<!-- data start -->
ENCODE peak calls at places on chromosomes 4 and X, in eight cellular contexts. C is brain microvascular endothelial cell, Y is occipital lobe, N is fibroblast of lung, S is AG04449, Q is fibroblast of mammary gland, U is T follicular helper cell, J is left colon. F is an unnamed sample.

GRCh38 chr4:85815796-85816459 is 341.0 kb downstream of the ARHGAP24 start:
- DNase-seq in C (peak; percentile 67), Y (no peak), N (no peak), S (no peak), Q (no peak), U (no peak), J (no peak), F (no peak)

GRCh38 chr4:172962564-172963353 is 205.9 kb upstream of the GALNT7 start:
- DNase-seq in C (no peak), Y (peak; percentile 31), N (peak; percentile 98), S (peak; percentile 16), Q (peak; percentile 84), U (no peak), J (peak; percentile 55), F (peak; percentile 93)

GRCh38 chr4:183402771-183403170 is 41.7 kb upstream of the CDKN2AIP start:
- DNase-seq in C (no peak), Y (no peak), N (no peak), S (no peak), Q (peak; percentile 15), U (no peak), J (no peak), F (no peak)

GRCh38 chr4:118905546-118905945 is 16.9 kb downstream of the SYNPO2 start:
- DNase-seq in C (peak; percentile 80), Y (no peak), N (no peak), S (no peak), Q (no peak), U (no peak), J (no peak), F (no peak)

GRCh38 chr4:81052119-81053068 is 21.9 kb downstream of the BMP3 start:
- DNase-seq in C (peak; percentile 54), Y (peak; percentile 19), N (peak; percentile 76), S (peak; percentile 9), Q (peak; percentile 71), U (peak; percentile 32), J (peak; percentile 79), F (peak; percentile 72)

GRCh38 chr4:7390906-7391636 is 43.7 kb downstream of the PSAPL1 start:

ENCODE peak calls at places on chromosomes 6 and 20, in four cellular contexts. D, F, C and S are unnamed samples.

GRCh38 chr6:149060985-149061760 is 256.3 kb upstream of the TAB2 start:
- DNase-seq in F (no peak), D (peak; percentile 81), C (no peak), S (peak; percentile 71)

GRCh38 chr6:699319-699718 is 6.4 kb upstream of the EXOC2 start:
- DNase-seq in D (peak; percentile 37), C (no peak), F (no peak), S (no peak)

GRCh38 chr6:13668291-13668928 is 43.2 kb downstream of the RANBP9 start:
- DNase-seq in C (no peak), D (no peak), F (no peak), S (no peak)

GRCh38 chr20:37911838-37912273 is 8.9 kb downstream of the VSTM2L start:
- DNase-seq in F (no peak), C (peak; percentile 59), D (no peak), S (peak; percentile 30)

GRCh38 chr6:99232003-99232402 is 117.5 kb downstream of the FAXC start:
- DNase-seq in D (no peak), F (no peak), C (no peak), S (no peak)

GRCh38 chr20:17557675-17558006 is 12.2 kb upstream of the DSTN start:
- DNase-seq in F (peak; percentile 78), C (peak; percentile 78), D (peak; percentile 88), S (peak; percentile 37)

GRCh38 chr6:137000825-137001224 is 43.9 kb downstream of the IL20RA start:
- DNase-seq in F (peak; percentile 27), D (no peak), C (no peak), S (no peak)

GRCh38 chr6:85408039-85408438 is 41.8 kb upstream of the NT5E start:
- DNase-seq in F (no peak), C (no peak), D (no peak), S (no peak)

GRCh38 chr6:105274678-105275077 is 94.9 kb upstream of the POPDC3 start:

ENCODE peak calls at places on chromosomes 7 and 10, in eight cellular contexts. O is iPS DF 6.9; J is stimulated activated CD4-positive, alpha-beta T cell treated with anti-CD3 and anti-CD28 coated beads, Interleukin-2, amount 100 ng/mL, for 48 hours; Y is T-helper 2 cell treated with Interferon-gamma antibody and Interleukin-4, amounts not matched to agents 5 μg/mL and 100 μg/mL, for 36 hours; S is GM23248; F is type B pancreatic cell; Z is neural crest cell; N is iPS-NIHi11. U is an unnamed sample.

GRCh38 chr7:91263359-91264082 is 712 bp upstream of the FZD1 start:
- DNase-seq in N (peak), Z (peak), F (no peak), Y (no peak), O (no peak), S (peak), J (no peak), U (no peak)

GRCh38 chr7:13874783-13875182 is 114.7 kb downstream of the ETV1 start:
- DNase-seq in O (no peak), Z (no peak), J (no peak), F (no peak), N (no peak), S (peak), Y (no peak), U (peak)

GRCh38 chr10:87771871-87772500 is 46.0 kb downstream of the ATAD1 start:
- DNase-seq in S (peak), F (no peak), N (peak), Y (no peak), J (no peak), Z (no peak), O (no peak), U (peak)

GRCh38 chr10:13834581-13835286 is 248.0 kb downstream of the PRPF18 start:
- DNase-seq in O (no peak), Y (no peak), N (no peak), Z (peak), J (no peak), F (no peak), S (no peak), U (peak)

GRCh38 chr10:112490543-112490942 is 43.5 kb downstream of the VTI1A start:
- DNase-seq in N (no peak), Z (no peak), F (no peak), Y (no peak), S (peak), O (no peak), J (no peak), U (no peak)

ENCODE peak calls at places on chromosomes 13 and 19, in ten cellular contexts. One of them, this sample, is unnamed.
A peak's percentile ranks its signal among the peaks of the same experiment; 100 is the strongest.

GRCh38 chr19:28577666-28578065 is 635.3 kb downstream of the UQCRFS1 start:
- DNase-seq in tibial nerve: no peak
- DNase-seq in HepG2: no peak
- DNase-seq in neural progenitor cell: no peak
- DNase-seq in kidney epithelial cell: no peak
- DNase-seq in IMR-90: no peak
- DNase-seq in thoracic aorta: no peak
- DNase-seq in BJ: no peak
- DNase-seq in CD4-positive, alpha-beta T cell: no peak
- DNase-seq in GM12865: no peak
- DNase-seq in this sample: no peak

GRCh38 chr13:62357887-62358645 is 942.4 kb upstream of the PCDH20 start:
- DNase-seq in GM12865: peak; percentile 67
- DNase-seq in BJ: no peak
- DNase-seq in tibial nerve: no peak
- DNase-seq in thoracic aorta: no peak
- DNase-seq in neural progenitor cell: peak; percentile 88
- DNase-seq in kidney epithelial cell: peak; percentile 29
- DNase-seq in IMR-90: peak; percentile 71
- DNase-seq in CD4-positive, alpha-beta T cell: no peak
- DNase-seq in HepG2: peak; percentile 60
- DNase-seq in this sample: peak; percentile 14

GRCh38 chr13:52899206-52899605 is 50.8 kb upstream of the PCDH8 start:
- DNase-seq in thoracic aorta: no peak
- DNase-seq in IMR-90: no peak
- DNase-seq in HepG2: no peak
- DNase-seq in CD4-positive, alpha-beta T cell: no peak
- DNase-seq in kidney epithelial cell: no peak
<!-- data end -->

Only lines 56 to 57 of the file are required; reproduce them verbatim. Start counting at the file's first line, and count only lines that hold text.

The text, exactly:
- DNase-seq in GM12865: peak; percentile 67
- DNase-seq in BJ: no peak